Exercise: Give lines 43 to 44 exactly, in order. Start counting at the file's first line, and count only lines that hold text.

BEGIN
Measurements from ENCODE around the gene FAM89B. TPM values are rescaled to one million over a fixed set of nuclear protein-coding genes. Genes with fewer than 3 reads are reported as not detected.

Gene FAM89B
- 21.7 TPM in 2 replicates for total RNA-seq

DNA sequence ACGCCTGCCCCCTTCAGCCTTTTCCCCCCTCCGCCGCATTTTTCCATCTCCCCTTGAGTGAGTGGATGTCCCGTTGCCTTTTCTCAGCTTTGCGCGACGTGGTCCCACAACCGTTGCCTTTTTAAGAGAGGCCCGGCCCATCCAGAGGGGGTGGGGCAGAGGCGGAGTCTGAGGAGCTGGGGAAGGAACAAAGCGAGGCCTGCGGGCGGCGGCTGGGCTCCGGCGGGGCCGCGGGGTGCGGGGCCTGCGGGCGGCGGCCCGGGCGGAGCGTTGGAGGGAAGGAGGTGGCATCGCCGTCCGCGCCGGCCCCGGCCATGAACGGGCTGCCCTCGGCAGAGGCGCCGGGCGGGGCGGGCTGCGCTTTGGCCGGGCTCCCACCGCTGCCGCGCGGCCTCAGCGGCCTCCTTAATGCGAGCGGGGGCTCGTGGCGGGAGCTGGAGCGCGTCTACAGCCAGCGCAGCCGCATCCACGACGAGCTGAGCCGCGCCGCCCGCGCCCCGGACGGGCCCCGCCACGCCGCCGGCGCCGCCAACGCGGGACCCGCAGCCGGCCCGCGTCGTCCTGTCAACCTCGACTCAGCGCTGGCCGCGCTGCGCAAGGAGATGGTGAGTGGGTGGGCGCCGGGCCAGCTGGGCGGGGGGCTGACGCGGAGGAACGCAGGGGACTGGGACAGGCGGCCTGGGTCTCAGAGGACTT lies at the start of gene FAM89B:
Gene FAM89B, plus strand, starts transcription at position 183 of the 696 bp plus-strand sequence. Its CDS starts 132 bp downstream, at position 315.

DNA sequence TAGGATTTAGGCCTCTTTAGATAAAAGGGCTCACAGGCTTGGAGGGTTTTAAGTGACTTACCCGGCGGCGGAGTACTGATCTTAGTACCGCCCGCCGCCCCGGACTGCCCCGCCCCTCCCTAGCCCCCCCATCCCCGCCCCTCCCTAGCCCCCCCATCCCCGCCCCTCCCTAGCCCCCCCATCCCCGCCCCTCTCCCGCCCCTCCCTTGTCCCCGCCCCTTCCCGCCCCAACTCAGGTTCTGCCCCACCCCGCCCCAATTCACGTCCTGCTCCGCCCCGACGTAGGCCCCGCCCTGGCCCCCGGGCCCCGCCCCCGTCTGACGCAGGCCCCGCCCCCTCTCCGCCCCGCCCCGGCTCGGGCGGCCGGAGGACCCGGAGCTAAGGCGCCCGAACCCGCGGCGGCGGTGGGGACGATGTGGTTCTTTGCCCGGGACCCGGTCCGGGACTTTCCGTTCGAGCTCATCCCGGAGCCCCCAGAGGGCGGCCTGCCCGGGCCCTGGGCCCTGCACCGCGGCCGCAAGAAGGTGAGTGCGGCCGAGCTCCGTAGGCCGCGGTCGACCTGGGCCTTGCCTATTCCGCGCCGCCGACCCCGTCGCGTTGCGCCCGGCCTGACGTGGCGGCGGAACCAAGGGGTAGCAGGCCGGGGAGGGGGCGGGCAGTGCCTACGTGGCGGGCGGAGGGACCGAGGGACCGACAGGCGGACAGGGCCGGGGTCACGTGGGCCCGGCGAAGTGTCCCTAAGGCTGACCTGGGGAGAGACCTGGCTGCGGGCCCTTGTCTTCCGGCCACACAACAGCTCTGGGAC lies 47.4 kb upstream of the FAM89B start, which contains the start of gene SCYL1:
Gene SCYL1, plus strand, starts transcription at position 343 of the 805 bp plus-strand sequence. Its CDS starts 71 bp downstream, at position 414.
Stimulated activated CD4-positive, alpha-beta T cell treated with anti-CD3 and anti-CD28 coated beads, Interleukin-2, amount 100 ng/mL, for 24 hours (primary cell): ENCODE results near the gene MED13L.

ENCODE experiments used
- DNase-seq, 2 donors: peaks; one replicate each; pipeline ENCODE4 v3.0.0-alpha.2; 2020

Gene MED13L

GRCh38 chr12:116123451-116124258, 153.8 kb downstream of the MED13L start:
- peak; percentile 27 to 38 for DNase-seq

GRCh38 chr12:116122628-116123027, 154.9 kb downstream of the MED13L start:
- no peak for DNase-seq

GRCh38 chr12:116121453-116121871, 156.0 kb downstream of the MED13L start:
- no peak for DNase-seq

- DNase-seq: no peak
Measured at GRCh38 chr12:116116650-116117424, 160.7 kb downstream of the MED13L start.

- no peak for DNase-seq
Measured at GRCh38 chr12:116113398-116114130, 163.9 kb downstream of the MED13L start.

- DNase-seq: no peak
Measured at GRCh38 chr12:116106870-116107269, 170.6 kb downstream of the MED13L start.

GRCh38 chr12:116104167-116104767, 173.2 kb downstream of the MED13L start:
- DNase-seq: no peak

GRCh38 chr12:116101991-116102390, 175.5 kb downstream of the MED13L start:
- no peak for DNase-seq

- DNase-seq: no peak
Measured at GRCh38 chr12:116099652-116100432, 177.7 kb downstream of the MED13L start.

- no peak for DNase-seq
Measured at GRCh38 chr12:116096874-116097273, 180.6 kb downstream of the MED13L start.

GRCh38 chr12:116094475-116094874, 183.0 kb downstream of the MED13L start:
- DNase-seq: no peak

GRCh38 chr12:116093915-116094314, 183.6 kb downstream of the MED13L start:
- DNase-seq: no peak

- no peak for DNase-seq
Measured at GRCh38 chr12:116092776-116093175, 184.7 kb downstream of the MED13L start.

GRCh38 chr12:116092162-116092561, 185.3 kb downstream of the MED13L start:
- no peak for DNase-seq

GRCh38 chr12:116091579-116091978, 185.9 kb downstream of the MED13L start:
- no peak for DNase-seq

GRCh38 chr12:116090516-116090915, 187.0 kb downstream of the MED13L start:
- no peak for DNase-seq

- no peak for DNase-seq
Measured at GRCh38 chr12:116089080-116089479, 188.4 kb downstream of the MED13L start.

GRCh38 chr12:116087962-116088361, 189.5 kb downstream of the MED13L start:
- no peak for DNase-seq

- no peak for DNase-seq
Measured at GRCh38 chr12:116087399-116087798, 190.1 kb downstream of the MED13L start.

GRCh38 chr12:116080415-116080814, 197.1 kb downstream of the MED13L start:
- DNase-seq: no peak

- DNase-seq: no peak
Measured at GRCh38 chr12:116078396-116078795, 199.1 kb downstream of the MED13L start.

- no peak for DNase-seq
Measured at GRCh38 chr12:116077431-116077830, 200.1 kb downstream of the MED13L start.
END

- no peak for DNase-seq

- no peak for DNase-seq